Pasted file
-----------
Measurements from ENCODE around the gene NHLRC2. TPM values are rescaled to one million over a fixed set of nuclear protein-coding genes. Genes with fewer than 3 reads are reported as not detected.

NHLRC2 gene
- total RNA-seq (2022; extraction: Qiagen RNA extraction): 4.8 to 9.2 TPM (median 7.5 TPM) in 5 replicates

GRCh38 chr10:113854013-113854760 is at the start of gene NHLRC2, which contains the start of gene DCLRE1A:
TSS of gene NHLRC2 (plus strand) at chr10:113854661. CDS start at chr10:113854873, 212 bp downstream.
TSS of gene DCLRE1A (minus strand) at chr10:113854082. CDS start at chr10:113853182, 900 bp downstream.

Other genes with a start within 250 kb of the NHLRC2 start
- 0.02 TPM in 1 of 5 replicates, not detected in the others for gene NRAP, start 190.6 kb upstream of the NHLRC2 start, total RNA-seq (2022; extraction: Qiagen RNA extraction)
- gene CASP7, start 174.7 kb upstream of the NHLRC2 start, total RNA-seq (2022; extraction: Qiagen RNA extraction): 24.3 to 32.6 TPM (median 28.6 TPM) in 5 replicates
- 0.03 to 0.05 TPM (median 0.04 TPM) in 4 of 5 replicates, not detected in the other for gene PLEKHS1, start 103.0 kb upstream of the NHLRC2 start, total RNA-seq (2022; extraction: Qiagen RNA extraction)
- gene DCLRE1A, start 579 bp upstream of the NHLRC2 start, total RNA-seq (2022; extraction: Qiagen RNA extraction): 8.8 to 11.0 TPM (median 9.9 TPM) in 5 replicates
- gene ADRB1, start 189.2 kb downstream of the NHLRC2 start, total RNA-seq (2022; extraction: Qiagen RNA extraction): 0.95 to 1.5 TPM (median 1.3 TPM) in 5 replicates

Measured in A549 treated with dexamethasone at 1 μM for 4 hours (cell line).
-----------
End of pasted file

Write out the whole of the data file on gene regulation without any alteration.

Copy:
Measurements from ENCODE around the gene NHLRC2. TPM values are rescaled to one million over a fixed set of nuclear protein-coding genes. Genes with fewer than 3 reads are reported as not detected.

NHLRC2 gene
- total RNA-seq (2022; extraction: Qiagen RNA extraction): 4.8 to 9.2 TPM (median 7.5 TPM) in 5 replicates

GRCh38 chr10:113854013-113854760 is at the start of gene NHLRC2, which contains the start of gene DCLRE1A:
TSS of gene NHLRC2 (plus strand) at chr10:113854661. CDS start at chr10:113854873, 212 bp downstream.
TSS of gene DCLRE1A (minus strand) at chr10:113854082. CDS start at chr10:113853182, 900 bp downstream.

Other genes with a start within 250 kb of the NHLRC2 start
- 0.02 TPM in 1 of 5 replicates, not detected in the others for gene NRAP, start 190.6 kb upstream of the NHLRC2 start, total RNA-seq (2022; extraction: Qiagen RNA extraction)
- gene CASP7, start 174.7 kb upstream of the NHLRC2 start, total RNA-seq (2022; extraction: Qiagen RNA extraction): 24.3 to 32.6 TPM (median 28.6 TPM) in 5 replicates
- 0.03 to 0.05 TPM (median 0.04 TPM) in 4 of 5 replicates, not detected in the other for gene PLEKHS1, start 103.0 kb upstream of the NHLRC2 start, total RNA-seq (2022; extraction: Qiagen RNA extraction)
- gene DCLRE1A, start 579 bp upstream of the NHLRC2 start, total RNA-seq (2022; extraction: Qiagen RNA extraction): 8.8 to 11.0 TPM (median 9.9 TPM) in 5 replicates
- gene ADRB1, start 189.2 kb downstream of the NHLRC2 start, total RNA-seq (2022; extraction: Qiagen RNA extraction): 0.95 to 1.5 TPM (median 1.3 TPM) in 5 replicates

Measured in A549 treated with dexamethasone at 1 μM for 4 hours (cell line).